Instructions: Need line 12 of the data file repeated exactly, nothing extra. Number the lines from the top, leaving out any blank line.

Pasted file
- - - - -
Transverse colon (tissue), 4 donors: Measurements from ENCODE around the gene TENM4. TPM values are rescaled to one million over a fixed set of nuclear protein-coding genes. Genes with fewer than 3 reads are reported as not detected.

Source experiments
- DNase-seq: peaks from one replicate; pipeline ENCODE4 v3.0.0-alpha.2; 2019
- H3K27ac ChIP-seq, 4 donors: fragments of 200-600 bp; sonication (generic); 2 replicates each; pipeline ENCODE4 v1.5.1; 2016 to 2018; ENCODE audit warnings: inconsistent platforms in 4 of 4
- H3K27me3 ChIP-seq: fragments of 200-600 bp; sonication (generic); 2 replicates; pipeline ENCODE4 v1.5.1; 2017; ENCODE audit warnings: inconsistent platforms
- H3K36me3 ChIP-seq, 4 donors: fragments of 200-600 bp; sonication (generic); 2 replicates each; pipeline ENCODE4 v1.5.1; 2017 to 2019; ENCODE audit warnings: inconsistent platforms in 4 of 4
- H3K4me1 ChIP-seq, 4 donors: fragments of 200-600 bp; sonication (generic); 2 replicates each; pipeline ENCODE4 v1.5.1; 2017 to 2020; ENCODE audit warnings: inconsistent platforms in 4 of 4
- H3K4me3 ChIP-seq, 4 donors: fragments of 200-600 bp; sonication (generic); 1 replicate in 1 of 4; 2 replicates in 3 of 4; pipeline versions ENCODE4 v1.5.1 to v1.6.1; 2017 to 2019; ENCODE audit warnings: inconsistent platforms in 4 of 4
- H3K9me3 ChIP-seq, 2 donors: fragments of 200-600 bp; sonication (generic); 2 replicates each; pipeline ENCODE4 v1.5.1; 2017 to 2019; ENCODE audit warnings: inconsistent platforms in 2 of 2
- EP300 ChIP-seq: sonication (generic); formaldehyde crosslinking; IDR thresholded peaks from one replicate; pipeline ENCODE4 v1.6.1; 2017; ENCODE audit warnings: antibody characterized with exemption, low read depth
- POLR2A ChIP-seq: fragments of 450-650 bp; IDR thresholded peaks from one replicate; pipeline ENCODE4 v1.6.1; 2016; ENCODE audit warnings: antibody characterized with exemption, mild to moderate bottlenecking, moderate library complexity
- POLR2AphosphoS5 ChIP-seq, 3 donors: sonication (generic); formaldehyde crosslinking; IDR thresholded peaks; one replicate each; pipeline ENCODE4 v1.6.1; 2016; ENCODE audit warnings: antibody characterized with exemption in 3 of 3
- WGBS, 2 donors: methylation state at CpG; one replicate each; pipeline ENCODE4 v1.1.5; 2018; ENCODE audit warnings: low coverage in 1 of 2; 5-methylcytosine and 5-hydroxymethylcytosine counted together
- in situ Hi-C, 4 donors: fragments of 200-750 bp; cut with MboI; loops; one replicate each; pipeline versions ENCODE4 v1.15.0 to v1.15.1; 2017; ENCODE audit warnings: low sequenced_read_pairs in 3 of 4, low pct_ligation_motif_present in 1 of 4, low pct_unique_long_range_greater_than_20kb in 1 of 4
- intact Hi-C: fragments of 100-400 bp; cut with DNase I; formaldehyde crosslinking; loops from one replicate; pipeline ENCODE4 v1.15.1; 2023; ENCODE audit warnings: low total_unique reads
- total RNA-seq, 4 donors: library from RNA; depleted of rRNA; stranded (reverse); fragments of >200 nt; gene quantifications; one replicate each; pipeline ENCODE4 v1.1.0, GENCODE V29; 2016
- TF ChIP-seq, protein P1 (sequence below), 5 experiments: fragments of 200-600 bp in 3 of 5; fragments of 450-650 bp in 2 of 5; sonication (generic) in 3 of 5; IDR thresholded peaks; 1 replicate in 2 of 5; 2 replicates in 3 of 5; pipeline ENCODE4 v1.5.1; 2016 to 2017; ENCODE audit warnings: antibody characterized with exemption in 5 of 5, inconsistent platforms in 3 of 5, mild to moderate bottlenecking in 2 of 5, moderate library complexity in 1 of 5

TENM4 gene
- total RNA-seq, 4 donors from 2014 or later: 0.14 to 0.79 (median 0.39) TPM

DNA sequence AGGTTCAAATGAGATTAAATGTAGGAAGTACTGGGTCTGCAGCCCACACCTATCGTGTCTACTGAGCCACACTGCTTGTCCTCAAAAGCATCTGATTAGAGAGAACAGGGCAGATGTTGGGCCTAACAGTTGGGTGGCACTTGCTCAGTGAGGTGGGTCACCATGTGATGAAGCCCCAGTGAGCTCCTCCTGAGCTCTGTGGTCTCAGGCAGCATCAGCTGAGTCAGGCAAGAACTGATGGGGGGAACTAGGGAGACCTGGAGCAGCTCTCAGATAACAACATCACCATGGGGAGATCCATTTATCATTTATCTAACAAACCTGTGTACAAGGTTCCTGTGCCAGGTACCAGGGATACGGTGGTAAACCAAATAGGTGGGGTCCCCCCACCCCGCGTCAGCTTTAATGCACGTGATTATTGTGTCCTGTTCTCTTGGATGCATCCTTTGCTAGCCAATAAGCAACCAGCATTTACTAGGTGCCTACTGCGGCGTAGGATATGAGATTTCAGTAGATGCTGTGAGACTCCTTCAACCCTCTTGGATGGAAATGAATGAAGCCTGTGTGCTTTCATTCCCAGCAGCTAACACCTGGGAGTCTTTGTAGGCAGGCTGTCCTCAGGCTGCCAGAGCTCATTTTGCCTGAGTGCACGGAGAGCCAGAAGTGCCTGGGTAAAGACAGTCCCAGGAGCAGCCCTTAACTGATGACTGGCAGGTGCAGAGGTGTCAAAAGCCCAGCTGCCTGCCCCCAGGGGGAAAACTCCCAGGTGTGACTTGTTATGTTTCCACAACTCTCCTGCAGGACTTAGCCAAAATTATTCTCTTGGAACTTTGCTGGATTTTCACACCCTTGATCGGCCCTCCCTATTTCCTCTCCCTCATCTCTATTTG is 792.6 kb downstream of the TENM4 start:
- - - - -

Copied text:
- POLR2AphosphoS5 ChIP-seq, 3 donors: sonication (generic); formaldehyde crosslinking; IDR thresholded peaks; one replicate each; pipeline ENCODE4 v1.6.1; 2016; ENCODE audit warnings: antibody characterized with exemption in 3 of 3